ABOUT THE CONTRIBUTOR

Sue Lester
Sue Lester Sue Lester is a Catalyst of Change in her roles as Head Transition Coach, key note speaker, author, Master Practitioner of NLP & Hypnosis, author and world adventurer. Sue specialises in mindset shifts, helping clients across Australian and beyond gain the clarity, confidence and motivation to create the changes they want in their lives. She also developed and runs De-Stress For Success, Personal Power, and Self Leadership First workshops and retreats, and numerous in-house training programs for a variety of organizations from social enterprise to accountancy firms. Sue also writes regularly for a number of online magazines and forums, and hosted her own weekely radio program "Let Go And Grow With Sue Lester" in 2011/12. Her book, "The Face Within: How To Change Your Unconscious Blueprint" is the must-have personal change kit.

Sue Lester has written 26 article(s) for us.

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Forget ‘Public Speaking’ Just Share Your Message

October 15, 2012 | Sue Lester

6 tips to help you become a public speaking veteran.
6 tips to help you become a public speaking veteran.

The fear of ‘Public Speaking’ stops many people in their tracks, and hinders them from sharing their expertise and growing their businesses and careers. Here are some great tips to help you change your mind and therefore your results.

  1. Never call it “public speaking”, to yourself or others, as there is a societal fear around those words we seem to be born with. “Presenting” or “sharing my message” are more empowering.
  2. Your body feels excitement and nervousness in exactly the same way. It’s only your self-talk that distinguishes between the positive (excitement) and the negative (nervous). So never tell yourself, or let anyone else tell you either, that you are ‘nervous’. You are ‘excited’ (admittedly at times ‘very excited’) to be sharing your message. Sounds simple, but words are so powerful.
  3. Never tell your audience you are inexperienced, nervous etc. We always feel more ‘excited’ on the inside than we look on the outside anyway, so if you don’t point it out, they won’t look for it. The majority are also very happy you are speaking, not them!  You are the ‘expert’ so you have instant credibility. If you tell people you are nervous, they assume you really don’t know what you are talking about and there goes your credibility and their confidence in you.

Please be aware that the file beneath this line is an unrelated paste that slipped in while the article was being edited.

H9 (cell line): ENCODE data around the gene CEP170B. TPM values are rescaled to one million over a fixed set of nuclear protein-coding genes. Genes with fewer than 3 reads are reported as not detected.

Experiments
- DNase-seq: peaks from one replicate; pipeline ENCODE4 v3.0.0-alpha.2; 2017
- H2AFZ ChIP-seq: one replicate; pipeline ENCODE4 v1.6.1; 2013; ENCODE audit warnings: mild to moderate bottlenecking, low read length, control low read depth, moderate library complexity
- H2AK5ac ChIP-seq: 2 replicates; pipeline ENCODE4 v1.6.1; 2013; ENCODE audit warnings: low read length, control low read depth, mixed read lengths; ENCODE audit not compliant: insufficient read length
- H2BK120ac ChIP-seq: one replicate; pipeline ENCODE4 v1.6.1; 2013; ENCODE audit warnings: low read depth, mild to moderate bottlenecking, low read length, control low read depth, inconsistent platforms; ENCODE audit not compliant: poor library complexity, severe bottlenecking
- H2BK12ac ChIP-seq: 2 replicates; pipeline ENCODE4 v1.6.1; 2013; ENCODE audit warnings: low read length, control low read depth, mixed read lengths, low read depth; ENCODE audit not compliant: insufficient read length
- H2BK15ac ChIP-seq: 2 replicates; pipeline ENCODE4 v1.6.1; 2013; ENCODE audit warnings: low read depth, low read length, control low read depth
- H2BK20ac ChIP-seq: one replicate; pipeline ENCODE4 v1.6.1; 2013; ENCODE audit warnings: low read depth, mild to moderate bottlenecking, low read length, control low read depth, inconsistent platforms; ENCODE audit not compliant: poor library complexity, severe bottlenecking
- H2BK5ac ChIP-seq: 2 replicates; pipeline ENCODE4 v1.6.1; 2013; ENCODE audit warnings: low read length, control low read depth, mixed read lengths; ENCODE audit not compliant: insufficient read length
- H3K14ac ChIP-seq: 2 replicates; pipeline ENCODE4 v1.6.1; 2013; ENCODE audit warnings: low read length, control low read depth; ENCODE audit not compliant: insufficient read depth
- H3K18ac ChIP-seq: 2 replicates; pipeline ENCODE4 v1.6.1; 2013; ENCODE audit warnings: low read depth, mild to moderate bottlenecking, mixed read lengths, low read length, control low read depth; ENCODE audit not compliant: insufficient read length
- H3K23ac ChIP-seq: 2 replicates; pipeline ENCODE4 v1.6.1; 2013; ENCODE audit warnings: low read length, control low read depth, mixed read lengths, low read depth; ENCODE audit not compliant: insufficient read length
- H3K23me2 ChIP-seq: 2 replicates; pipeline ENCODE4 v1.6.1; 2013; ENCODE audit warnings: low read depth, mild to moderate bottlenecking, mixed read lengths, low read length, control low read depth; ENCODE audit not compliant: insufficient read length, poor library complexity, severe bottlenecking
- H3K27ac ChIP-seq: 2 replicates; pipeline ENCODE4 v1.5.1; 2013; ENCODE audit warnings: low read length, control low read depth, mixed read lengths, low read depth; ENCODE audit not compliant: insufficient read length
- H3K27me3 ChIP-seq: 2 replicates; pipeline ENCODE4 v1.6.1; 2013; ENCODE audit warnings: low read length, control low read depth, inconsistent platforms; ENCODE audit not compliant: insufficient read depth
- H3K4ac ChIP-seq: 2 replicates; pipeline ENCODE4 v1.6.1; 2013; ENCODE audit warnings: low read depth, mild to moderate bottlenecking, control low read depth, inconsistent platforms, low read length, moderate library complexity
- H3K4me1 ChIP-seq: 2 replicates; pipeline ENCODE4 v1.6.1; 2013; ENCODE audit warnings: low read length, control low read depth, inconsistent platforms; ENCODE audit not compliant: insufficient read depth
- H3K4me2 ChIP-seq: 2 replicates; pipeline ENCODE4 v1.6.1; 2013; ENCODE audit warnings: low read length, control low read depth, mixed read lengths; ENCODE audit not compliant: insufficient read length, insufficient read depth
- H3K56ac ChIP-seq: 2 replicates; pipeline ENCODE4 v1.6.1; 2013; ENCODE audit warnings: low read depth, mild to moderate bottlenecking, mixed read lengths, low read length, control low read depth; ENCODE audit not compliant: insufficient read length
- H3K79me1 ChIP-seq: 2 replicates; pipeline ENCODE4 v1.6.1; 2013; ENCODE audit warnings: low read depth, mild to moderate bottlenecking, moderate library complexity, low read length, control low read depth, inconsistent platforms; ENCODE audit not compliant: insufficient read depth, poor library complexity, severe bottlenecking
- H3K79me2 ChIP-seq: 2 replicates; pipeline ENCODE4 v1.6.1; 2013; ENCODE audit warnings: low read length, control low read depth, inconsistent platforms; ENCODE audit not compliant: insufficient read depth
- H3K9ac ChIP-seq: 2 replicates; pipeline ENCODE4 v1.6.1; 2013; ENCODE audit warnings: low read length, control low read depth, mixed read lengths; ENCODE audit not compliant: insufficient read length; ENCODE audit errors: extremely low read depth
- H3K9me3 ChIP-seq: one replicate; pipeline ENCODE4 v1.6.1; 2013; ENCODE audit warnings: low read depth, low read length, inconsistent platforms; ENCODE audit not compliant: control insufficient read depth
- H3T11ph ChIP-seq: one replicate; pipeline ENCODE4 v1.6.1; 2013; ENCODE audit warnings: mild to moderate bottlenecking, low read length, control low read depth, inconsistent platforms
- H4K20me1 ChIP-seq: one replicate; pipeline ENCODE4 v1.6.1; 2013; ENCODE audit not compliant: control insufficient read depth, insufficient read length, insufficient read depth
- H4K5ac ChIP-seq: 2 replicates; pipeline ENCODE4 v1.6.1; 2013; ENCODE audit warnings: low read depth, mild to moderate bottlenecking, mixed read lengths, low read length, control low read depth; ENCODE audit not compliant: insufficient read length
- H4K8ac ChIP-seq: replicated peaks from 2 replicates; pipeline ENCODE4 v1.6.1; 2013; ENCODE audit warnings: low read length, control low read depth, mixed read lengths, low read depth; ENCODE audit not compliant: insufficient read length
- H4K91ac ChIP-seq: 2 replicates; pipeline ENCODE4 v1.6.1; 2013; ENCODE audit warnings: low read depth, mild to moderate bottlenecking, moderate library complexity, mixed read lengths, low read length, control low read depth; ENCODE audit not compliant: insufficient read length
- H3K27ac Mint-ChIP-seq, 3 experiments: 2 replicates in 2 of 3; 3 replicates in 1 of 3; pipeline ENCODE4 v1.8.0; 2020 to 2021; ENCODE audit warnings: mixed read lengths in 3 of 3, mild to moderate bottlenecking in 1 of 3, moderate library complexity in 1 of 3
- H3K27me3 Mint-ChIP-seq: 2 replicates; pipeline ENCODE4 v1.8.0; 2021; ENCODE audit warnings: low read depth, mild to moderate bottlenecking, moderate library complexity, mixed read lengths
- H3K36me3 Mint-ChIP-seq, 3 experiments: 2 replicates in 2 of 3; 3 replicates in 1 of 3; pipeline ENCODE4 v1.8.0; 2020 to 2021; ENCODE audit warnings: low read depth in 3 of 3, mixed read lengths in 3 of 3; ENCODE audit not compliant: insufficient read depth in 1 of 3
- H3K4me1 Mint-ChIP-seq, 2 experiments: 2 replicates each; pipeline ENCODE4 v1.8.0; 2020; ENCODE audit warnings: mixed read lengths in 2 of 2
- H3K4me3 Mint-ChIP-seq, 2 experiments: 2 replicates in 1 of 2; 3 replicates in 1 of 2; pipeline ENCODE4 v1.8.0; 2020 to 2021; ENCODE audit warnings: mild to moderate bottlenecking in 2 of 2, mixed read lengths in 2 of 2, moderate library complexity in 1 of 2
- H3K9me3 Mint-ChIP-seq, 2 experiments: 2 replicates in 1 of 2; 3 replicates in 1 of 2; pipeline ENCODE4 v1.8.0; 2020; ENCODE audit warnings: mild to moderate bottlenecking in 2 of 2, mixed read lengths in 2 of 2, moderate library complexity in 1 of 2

4. Practice, practice, practice. Don’t aim for rote recital, but be very clear in your own mind your key message, your main points, illustrative examples and what action you want your audience to take at the end. Visualise, hear and feel the audience’s warm response to you during and at the end of your presentation. Within that framework you can relax and connect with your audience on the day.
  5. As part of your preparation, ensure you are well hydrated as it helps you think clearly (during the presentation pausing to sip water gives you the chance to catch your thoughts too), well fed and rested. Have your Power Point notes on paper too, in case the projector doesn’t work, and aim to be there early so traffic delays won’t matter.
  6. When sharing your message it’s a good idea to always give out something, a handout etc, with your name and website address on it that people will want to keep. Smile!

When have you had to do public speaking? What helpful techniques did you use to overcome the jitters? Share your experiences by commenting below.